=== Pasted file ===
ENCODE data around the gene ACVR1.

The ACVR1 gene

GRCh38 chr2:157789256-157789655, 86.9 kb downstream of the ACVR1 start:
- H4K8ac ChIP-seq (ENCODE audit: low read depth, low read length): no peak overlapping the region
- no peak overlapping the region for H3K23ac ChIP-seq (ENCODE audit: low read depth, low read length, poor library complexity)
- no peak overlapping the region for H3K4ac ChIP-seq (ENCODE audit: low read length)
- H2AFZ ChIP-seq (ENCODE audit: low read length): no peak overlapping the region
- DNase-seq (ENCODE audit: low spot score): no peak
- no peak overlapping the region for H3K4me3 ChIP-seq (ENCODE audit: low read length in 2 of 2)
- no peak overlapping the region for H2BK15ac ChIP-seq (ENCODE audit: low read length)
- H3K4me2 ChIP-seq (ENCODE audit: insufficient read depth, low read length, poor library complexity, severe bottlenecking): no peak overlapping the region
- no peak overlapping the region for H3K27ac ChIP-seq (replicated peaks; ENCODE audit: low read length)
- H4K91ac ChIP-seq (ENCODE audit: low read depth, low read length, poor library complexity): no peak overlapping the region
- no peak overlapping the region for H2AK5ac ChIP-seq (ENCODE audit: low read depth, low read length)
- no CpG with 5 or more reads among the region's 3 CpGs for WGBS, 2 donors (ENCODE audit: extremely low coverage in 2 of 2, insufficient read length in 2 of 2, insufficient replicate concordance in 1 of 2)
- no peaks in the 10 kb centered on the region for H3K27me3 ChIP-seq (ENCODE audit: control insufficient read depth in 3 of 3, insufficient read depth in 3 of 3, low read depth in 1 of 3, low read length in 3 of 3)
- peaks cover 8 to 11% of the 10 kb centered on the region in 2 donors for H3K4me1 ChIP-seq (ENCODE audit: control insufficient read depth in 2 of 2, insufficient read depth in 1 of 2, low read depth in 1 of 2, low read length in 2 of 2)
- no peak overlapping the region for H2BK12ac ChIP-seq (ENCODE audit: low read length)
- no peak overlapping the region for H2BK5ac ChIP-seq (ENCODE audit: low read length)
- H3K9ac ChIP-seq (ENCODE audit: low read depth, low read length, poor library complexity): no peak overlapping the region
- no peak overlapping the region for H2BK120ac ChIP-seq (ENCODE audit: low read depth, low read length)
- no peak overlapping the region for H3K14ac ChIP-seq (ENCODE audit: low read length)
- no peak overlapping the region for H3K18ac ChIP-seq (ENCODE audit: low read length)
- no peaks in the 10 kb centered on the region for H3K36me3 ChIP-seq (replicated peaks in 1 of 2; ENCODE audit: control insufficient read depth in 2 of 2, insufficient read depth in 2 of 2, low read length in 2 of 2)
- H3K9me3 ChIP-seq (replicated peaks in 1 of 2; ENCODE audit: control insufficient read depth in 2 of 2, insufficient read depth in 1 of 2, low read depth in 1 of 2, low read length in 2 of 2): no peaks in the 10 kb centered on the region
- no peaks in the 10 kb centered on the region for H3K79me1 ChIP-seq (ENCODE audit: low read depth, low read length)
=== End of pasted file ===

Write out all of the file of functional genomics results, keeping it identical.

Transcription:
ENCODE data around the gene ACVR1.

The ACVR1 gene

GRCh38 chr2:157789256-157789655, 86.9 kb downstream of the ACVR1 start:
- H4K8ac ChIP-seq (ENCODE audit: low read depth, low read length): no peak overlapping the region
- no peak overlapping the region for H3K23ac ChIP-seq (ENCODE audit: low read depth, low read length, poor library complexity)
- no peak overlapping the region for H3K4ac ChIP-seq (ENCODE audit: low read length)
- H2AFZ ChIP-seq (ENCODE audit: low read length): no peak overlapping the region
- DNase-seq (ENCODE audit: low spot score): no peak
- no peak overlapping the region for H3K4me3 ChIP-seq (ENCODE audit: low read length in 2 of 2)
- no peak overlapping the region for H2BK15ac ChIP-seq (ENCODE audit: low read length)
- H3K4me2 ChIP-seq (ENCODE audit: insufficient read depth, low read length, poor library complexity, severe bottlenecking): no peak overlapping the region
- no peak overlapping the region for H3K27ac ChIP-seq (replicated peaks; ENCODE audit: low read length)
- H4K91ac ChIP-seq (ENCODE audit: low read depth, low read length, poor library complexity): no peak overlapping the region
- no peak overlapping the region for H2AK5ac ChIP-seq (ENCODE audit: low read depth, low read length)
- no CpG with 5 or more reads among the region's 3 CpGs for WGBS, 2 donors (ENCODE audit: extremely low coverage in 2 of 2, insufficient read length in 2 of 2, insufficient replicate concordance in 1 of 2)
- no peaks in the 10 kb centered on the region for H3K27me3 ChIP-seq (ENCODE audit: control insufficient read depth in 3 of 3, insufficient read depth in 3 of 3, low read depth in 1 of 3, low read length in 3 of 3)
- peaks cover 8 to 11% of the 10 kb centered on the region in 2 donors for H3K4me1 ChIP-seq (ENCODE audit: control insufficient read depth in 2 of 2, insufficient read depth in 1 of 2, low read depth in 1 of 2, low read length in 2 of 2)
- no peak overlapping the region for H2BK12ac ChIP-seq (ENCODE audit: low read length)
- no peak overlapping the region for H2BK5ac ChIP-seq (ENCODE audit: low read length)
- H3K9ac ChIP-seq (ENCODE audit: low read depth, low read length, poor library complexity): no peak overlapping the region
- no peak overlapping the region for H2BK120ac ChIP-seq (ENCODE audit: low read depth, low read length)
- no peak overlapping the region for H3K14ac ChIP-seq (ENCODE audit: low read length)
- no peak overlapping the region for H3K18ac ChIP-seq (ENCODE audit: low read length)
- no peaks in the 10 kb centered on the region for H3K36me3 ChIP-seq (replicated peaks in 1 of 2; ENCODE audit: control insufficient read depth in 2 of 2, insufficient read depth in 2 of 2, low read length in 2 of 2)
- H3K9me3 ChIP-seq (replicated peaks in 1 of 2; ENCODE audit: control insufficient read depth in 2 of 2, insufficient read depth in 1 of 2, low read depth in 1 of 2, low read length in 2 of 2): no peaks in the 10 kb centered on the region
- no peaks in the 10 kb centered on the region for H3K79me1 ChIP-seq (ENCODE audit: low read depth, low read length)